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bed of the best among us, were he not comforted and sustained by Christ's merits. The realization of it, and who shall say that it may not be realized in his case ?-might make him sink before the judgement-seat of Christ, and almost poison the very joys of heaven. Think of hearing a cry from the very midst of that miserable company on the left hand; If thou hadst done thy duty by me, I should not be here; thou hast ruined my soul.

But I would have you all remember, my Christian brethren, that it is not the ministers of our Lord alone, who are liable to be the objects of a cry so fearful. Every parent, every guardian of youth, every head of a family, every friend, has opportunities entrusted to him, more or less, of instructing and improving some one or more of his fellow-creatures. And if he have neglected those opportunities, what has he to look to, except the prospect of a like cry? But for thy negligence I should not be here: through thee am I descending into that place of torment.

How then should we all pray for God's Holy Spirit, to assist us in fulfilling every trust, moral or religious, which may fall to us! How should we of the Clergy more especially pray!—join, good people, in that prayer; pray for us your pastors, and for yourselves also,-that God would

be pleased to watch over us, and to overrule all our doings to your good; that he would prosper our labours, supply our deficiencies, pardon our failings, and make them harmless to the souls of others; that he would raise us above a vain and perishable world, to a life of active holiness, and meek and humble brotherly love; that he would teach us to avoid all offenses, real or imaginary, which might hinder you in your Christian journey; finally, that he would give us strength and wisdom faithfully to discharge all our duties as your appointed shepherds under Christ, feeding his flock, and nourishing, and increasing it, and leading it through the wilderness of this world to the land of everlasting rest. Grant this, O heavenly Father! for the sake of thy dear Son, the chief Shepherd and Bishop of our souls.




Preached at Marlborough, July 12, 1831, before the Venerable the Archdeacon of Wilts, and published by desire of the Clergy.



&c. &c.

MY DEAR SIR,-You will be a little surprised perhaps at the sight of this dedication, considering the time which has elapsed since the accompanying sermon was preached before you. But having been called upon by the Bishop and his Clergy, in a way which I could not decline, to print my this year's sermon at Devizes, I am forcibly reminded that a

similar request from yourself and the other clerical friends whom I met at Marlborough, is still un complied with, though made a year ago. Some apology is due for this delay: permit me now to tender that apology to you and them, in the shape of the sermon itself, with all its deficiencies upon its head.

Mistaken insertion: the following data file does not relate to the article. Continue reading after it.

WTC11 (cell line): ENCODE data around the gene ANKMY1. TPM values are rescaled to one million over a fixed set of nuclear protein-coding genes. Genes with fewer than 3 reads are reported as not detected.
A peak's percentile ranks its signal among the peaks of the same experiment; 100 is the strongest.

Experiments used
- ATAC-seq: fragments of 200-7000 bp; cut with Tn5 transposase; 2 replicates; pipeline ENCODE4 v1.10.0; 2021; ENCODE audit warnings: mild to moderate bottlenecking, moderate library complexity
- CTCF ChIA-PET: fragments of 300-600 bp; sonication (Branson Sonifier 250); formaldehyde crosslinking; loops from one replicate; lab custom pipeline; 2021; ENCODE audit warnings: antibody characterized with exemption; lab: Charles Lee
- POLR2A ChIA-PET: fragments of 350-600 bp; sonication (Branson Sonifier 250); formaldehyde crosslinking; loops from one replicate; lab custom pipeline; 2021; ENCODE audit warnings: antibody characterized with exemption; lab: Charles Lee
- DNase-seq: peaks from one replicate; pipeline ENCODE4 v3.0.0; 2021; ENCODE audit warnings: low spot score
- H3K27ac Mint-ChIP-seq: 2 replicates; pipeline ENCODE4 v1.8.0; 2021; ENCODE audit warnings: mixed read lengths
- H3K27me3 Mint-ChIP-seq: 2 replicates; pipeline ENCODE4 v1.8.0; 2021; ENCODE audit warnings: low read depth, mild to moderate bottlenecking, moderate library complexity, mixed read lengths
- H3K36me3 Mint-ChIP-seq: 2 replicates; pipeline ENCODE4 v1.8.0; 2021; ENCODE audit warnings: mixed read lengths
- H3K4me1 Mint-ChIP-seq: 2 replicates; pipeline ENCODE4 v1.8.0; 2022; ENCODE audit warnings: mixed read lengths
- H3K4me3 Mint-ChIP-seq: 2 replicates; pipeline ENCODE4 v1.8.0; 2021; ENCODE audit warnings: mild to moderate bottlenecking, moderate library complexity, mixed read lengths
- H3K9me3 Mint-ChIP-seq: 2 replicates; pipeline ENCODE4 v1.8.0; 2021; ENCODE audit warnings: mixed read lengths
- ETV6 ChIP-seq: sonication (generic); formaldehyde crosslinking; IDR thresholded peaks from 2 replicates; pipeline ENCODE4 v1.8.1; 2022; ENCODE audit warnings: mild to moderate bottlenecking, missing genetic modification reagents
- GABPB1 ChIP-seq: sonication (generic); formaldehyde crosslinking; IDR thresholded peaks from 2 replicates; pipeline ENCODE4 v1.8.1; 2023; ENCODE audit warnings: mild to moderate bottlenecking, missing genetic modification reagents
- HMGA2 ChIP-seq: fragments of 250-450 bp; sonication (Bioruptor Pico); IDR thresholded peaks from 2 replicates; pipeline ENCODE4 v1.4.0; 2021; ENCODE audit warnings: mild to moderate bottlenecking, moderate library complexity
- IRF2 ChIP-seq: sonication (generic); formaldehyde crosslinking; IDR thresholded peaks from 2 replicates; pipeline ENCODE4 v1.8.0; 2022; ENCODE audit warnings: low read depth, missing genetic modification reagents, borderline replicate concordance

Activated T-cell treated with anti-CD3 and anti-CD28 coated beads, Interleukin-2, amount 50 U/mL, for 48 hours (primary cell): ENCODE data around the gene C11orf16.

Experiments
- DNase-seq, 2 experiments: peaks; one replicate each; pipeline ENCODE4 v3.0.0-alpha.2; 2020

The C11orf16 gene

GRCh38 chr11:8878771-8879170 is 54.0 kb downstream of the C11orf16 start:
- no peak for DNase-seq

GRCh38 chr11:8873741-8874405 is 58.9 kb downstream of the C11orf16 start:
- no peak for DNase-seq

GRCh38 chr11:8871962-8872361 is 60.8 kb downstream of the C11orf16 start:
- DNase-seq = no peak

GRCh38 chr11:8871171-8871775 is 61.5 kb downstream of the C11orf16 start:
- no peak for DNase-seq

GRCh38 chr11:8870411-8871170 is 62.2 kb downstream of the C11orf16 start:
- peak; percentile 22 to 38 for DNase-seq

Could those defects have been cured by a little pains, they would have been long ago. But the chief fault is one which there would have been no remedying, except by writing another longer sermon, and tacking it on to the one I preached. I allude to my having omitted taking any thing like a positive view of the subject. The current of opinions I had to contend against, in maintaining religion to be the great humanizer of society, carried me too far out of my course. The previous questions, which our clearsighted ancestors would have passed over as indisputable, but which in these days cannot be taken for granted, occupied me so long, that no time was left for pursuing the main branch of the subject. May it hereafter be taken up by some one more qualified to do it justice! Though too vast for any single sermon, without far exceeding modern limits, it is one of the noblest secondary truths which a Christian could set forth and establish. That it is a truth both of fact and of speculation, I

hold to be most certain. The fact, as regards the past, may be easily proved from history; which abundantly testifies that hitherto the prime instrument in humanizing and civilizing the world has been religion: while, as regards the future, all the probabilities deducible from the nature of Christianity, and from the tendency of its influences direct and indirect upon the human character, lead plainly, I think, to the conclusion, that the faith of Jesus with its accompaniments is the engine we ought to look to for working great and lasting improvements in the moral condition of mankind. What might not be expected from the influence of Christian marriages on families? from the opportunities of reflexion forced upon the rich, and secured to the poor, by Christian Sundays? from the general study of such a divine collection of biography, history, poetry, and morals, as is comprised in the one volume of the Bible? from the existence of a body of men in every land, set apart for the oral instruction of the poor, and for keeping alive among all classes the great seminal ideas of God, and faith, and duty? We have only to look at what the Gospel has done already,-how it has elevated and sof tened the hearts of thousands upon thousands; we have only to keep in mind the marvellous changes it has wrought in individuals of all coun

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